Ground Beef and Oyster Dressing- a Tradition Worth Revisting
Over the years, we’ve tried dressings other than our traditional New Orleans ground beef and oyster, for our holiday turkeys (yes, we call it dressing, we like it wet, and yes, we love the much maligned turkey- it’s always on the menu for the holidays in our family).
There was the year in my childhood when my young mother, newly arrived in Los Angeles, and apparently feeling loosed from traditions, decided to make a chestnut dressing. We all (including Mom) promptly pronounced it “nasty” and refused to eat it. When she returned to the ground beef and oyster, she one year made it with West Coast (and more strongly flavored) oysters- again, judged “nasty.”
“Those oysters ruined my dressing” Mom declared, and we returned to our holiday trips to Jefferson Avenue where a New Orleans fish market imported P&J Oysters from the Gulf Coast. Sadly, P&J was forced to shut its doors after 134 years of selling Gulf oysters because of this year’s BP oil spill.
My father took over the responsibility for cooking holiday meals in later years. Dad was the keeper of the traditional cooking flame in the family, and he never strayed dressing-wise. After Dad died, I became mostly responsible for holiday dinners, and like my mother before me, bravely ventured into various new turkey dressings and stuffings. There was an apple and nut variety (judgement-mezza mezza), an apple and sausage one my brother cooked up one year (better), a cornbread and prosciutto, a 3- mushroom, and a mushroom and oyster- yes, we liked those well enough, but still favored our ground beef and oyster.
So for the past couple of years, if we have enough people around the table to cook a whole turkey, it’s usually our old stand by. By the way, we had a pretty good sized group for Christmas dinner this year. We cooked a small turkey and a crown roast of pork, both stuffed with our favorite dressing.
Ground Beef and Oyster Dressing
- 2 1/2 pounds ground beef
- 2 1/2 cups onions, diced
- 3 large stalks celery (@ 1 plus cup), diced
- 2 teaspoons dried thyme
- 1/2 teaspoon dried sage
- 1/2 cup parsley (I use flat leaf, although Dad used curly)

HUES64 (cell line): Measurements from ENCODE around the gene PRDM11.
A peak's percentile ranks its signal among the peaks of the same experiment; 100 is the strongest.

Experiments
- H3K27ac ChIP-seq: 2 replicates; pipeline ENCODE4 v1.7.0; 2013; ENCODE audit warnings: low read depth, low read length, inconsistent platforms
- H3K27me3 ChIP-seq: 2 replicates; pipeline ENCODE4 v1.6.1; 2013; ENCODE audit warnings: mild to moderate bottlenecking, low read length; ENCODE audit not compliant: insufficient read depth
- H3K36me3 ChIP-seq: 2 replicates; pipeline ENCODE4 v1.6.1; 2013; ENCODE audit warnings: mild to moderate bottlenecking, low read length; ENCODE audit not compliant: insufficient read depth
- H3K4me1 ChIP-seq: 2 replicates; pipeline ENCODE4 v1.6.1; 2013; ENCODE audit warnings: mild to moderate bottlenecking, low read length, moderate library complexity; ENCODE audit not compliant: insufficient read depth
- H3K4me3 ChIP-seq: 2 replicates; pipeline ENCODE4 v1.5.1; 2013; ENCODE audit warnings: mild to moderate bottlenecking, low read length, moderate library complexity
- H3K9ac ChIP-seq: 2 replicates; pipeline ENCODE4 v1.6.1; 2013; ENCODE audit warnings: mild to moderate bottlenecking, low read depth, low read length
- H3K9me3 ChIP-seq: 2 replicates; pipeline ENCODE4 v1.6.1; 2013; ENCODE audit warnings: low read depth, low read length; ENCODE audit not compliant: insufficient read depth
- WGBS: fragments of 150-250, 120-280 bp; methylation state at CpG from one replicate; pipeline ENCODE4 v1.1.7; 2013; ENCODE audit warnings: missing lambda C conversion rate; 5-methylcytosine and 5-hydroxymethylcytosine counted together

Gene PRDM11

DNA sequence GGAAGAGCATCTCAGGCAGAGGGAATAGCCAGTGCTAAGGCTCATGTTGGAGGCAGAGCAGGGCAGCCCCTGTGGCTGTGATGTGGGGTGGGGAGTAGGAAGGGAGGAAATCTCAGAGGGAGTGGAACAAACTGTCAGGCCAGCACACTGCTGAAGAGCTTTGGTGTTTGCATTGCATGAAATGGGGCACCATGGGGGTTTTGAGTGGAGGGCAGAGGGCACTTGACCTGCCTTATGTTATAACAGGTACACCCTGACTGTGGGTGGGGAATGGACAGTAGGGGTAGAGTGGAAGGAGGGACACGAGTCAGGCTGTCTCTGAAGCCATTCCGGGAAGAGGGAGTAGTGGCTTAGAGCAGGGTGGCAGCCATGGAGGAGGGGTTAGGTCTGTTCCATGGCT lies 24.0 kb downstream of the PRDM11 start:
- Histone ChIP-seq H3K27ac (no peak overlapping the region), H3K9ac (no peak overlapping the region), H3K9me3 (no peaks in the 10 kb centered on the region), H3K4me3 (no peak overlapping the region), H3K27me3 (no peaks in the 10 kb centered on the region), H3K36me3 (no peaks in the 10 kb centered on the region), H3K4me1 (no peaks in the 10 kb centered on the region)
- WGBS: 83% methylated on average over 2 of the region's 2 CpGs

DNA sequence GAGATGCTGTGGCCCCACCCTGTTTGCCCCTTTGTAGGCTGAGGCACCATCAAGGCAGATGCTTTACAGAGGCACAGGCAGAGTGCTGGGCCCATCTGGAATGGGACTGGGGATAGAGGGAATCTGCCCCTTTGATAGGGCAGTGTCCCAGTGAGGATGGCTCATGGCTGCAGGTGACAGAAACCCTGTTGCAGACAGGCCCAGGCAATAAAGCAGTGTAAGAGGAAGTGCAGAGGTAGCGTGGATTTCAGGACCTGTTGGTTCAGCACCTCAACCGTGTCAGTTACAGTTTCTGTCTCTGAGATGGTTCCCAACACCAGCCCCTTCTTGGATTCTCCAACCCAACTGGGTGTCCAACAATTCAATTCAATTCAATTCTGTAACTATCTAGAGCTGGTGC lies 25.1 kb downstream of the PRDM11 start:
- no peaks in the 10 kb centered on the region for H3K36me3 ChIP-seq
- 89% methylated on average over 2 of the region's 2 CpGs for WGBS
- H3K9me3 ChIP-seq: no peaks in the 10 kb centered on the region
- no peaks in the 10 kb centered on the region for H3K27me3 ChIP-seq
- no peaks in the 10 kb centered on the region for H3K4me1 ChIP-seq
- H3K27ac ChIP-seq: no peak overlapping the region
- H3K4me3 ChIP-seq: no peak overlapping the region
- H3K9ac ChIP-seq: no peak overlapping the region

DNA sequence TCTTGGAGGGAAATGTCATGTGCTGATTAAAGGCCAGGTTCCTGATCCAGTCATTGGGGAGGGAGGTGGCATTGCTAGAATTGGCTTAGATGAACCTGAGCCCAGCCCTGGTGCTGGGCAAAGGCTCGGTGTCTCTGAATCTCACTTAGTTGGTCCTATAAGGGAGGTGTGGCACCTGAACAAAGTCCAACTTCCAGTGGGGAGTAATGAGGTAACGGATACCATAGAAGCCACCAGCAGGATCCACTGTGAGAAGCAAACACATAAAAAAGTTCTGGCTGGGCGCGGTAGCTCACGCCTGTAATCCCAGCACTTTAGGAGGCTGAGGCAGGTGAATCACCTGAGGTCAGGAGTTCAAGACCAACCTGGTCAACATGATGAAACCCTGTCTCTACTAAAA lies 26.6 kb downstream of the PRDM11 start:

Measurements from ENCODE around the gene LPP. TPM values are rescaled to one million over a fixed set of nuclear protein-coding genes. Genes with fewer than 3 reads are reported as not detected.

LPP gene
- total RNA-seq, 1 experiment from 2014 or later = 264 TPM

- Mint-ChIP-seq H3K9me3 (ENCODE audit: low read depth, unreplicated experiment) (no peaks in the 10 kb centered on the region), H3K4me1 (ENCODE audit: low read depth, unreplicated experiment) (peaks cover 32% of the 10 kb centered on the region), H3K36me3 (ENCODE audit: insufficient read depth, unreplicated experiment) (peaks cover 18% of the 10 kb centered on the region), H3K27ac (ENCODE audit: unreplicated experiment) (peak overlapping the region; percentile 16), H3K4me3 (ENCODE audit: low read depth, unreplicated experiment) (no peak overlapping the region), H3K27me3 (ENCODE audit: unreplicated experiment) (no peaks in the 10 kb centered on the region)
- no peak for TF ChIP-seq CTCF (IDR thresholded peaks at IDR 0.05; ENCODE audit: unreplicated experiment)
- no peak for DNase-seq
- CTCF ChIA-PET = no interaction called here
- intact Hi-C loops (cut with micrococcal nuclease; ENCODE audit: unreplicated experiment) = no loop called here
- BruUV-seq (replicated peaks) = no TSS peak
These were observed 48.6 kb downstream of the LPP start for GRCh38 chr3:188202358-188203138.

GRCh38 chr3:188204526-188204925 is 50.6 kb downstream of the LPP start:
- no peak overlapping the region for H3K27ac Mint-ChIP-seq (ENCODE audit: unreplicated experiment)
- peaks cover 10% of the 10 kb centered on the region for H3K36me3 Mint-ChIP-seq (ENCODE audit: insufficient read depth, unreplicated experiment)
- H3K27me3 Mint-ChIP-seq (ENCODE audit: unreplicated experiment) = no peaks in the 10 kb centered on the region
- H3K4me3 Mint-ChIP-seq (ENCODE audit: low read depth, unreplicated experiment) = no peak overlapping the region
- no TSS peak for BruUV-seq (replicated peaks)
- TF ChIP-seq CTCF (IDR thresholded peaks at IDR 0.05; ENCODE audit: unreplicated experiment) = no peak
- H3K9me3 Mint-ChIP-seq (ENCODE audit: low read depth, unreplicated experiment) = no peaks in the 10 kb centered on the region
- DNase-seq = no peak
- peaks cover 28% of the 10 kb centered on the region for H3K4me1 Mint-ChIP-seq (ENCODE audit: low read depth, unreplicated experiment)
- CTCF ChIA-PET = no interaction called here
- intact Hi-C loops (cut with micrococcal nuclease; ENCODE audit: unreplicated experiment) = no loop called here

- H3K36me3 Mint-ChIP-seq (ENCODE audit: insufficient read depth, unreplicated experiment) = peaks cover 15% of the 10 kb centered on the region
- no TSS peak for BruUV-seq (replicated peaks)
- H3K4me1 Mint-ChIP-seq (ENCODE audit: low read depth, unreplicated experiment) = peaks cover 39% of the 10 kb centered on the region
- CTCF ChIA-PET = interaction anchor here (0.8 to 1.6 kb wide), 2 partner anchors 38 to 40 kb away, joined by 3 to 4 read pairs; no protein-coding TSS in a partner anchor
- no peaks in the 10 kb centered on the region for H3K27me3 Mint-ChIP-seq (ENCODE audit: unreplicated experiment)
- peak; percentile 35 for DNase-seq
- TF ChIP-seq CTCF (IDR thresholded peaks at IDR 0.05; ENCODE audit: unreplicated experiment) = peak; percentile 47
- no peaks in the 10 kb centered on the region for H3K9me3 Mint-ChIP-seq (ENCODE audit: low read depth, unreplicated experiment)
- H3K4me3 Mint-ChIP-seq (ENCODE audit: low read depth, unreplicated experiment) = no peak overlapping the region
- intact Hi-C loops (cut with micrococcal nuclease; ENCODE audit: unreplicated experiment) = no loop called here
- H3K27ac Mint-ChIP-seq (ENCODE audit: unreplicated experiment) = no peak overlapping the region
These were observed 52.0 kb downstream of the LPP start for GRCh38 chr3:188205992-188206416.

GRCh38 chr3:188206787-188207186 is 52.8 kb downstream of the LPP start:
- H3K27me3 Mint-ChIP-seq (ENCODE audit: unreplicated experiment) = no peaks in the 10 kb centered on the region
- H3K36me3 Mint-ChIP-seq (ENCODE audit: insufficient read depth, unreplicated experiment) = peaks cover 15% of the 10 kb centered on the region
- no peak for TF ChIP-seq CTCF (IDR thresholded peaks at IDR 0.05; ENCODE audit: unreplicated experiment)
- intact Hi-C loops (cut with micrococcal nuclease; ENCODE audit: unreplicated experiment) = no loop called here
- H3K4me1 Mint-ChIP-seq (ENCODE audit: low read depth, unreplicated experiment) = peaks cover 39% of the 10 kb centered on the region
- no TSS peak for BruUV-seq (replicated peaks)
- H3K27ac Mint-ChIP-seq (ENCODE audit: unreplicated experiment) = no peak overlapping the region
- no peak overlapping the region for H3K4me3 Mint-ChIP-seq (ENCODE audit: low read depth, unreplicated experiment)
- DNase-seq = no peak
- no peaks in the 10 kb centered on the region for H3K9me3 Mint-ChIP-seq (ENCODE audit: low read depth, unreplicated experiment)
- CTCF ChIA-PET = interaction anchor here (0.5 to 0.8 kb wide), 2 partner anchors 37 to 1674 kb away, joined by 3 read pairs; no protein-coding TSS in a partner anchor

- 8 cups dried French bread, cubed
- 3- 8 ounce containers Eastern oysters, minced, and their liquid (I use Chesapeake Bay or Gulf oysters)
- 1/4 cup Campbell’s Cream of Mushroom condensed soup (yep! that’s what my Dad used, so it’s what I use)
- @ 1 1/2 cup chicken broth or water, or combination of both
- Freshly ground black pepper, to taste
- Brown the beef in a little bit of oil- there used to be enough fat in the beef to brown both the meat and the onions without it, but not so today.
- Remove the beef from the pan, add a little more oil if needed, then add the onions and celery, cooking them until soft, stirring in the thyme, sage and parsley when softened.
- Add the beef back in the pan, then the cubed bread (do this in two stages if your pan is not big enough).
- Add the Cream of Mushroom soup, along with the broth and/or water, oysters, and cook, stirring until the bread absorbs the liquid.
- Add pepper to taste.
I don’t salt the dressing, as I dry salt brine the turkey (the chicken broth and soup also contain salt), and then cook as much of the dressing in the turkey’s cavity as I can fit. The salt from the brined turkey flesh soaks into the dressing as the turkey roasts, but feel free to add salt if you like. When the turkey comes out of the oven, I remove the dressing cooked in the turkey and mix it with the remainder of the dressing, then heat all of it in the oven.